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Kent police launch body camera program

Starting the first week of October, 105 Kent police officers will be wearing body cameras.

KENT, Wash. — The City of Kent joined a handful of Washington cities, including Seattle and Spokane, outfitting police officers with body cameras.

Starting this week, 105 Kent police officers will wear body cameras. 

In December, Kent police launched a pilot program. About 10 officers wore body cameras and the pilot ended in May. 

Funds from the city's new red light cameras will pay for the body cameras.

Kent paid Arizona-based company Axon more than $1.6 million for the technology. This does not include the funding needed for the extra staffing for the program.

Kent's mayor has been an advocate for body cameras since she took office.

"It's transparency. I heard from the residents that they wanted to see them so they can see what the police department is doing and it also works in the other direction," said Kent Mayor Dana Ralph. "It provides a level of protection and transparency on the officer's side as well."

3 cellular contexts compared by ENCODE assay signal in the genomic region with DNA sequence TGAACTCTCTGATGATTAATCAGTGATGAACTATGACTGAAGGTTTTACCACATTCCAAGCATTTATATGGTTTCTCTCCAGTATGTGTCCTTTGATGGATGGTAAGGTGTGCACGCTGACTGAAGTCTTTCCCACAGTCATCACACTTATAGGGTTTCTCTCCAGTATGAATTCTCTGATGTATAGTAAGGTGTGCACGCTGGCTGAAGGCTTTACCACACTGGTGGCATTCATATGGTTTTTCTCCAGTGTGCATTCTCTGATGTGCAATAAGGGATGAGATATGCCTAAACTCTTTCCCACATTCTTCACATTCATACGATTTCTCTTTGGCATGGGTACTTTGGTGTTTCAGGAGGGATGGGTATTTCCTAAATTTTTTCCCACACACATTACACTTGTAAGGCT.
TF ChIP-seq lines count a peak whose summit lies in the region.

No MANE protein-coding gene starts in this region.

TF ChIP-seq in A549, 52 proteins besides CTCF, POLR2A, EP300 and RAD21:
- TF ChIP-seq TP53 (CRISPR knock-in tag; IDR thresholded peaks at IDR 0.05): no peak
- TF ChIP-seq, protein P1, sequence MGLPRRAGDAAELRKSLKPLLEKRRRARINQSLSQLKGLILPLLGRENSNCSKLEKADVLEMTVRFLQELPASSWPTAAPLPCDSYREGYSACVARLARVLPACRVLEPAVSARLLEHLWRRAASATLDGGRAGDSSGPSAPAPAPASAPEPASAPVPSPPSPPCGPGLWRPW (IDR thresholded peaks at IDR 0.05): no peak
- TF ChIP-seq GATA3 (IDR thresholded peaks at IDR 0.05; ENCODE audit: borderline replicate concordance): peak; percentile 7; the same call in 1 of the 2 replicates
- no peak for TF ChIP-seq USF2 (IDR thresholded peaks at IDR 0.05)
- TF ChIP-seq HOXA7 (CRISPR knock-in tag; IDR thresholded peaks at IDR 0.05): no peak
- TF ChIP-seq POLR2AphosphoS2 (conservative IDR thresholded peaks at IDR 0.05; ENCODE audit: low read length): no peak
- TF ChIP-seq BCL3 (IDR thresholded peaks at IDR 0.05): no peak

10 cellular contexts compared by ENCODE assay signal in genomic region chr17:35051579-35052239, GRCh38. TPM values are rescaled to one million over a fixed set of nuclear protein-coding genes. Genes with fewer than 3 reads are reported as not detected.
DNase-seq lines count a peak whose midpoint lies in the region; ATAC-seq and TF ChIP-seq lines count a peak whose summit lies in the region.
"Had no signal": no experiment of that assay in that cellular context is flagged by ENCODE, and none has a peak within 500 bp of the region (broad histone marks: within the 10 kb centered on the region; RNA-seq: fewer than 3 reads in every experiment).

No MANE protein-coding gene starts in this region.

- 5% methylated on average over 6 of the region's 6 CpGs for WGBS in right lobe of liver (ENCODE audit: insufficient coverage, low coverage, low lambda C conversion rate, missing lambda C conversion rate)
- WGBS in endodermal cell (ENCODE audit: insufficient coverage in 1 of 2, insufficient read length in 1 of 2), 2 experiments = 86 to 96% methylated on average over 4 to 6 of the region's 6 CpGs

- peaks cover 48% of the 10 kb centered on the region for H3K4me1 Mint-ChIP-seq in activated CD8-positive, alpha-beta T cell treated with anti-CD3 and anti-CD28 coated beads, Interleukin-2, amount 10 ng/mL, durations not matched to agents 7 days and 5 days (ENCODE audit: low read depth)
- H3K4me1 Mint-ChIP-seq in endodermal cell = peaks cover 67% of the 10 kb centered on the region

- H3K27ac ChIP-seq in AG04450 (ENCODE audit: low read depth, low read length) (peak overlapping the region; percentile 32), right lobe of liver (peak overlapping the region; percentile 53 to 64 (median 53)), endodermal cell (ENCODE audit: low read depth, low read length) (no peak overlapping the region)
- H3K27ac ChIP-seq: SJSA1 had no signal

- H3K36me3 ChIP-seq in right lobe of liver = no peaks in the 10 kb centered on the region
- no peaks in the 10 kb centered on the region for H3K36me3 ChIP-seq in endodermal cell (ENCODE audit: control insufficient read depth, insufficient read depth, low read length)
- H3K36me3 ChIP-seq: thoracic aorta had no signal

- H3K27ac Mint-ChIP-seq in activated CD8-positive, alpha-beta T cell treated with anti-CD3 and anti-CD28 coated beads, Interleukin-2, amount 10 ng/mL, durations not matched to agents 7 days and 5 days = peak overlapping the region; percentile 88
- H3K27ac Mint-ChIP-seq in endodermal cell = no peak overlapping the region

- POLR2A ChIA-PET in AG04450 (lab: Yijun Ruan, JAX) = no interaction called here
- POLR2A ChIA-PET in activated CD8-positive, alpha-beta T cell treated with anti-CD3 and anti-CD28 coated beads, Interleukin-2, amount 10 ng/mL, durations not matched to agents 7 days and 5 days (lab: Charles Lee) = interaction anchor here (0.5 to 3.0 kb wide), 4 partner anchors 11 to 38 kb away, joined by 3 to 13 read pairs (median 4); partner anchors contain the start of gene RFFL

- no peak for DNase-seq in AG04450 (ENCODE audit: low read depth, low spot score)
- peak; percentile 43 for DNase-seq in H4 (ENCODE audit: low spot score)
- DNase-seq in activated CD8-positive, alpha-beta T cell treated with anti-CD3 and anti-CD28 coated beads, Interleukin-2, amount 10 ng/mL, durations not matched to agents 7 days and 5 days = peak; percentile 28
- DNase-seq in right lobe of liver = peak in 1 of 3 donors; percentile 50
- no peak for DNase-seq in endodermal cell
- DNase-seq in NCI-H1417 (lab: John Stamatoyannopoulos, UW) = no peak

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Ralph said it took a while to get the cameras because police had to work out all the logistics. The technology had to meet different requirements and work well with the resources and systems already in place.

The city also had to hire three additional positions to manage the cameras, manage public disclosure requests and video redaction, and review video for court cases.

During the pilot program, Ralph said video from the cameras was used to deal with citizen complaints. She said in one case a resident's story dramatically changed after seeing the body camera footage of a traffic stop.

"The officers will notify everyone that they come in contact with. They will say 'I want to let you know you're being video and audio recorded,'" Ralph said. "I just believe this is a good thing for our community and our department, it's a win-win on both sides."

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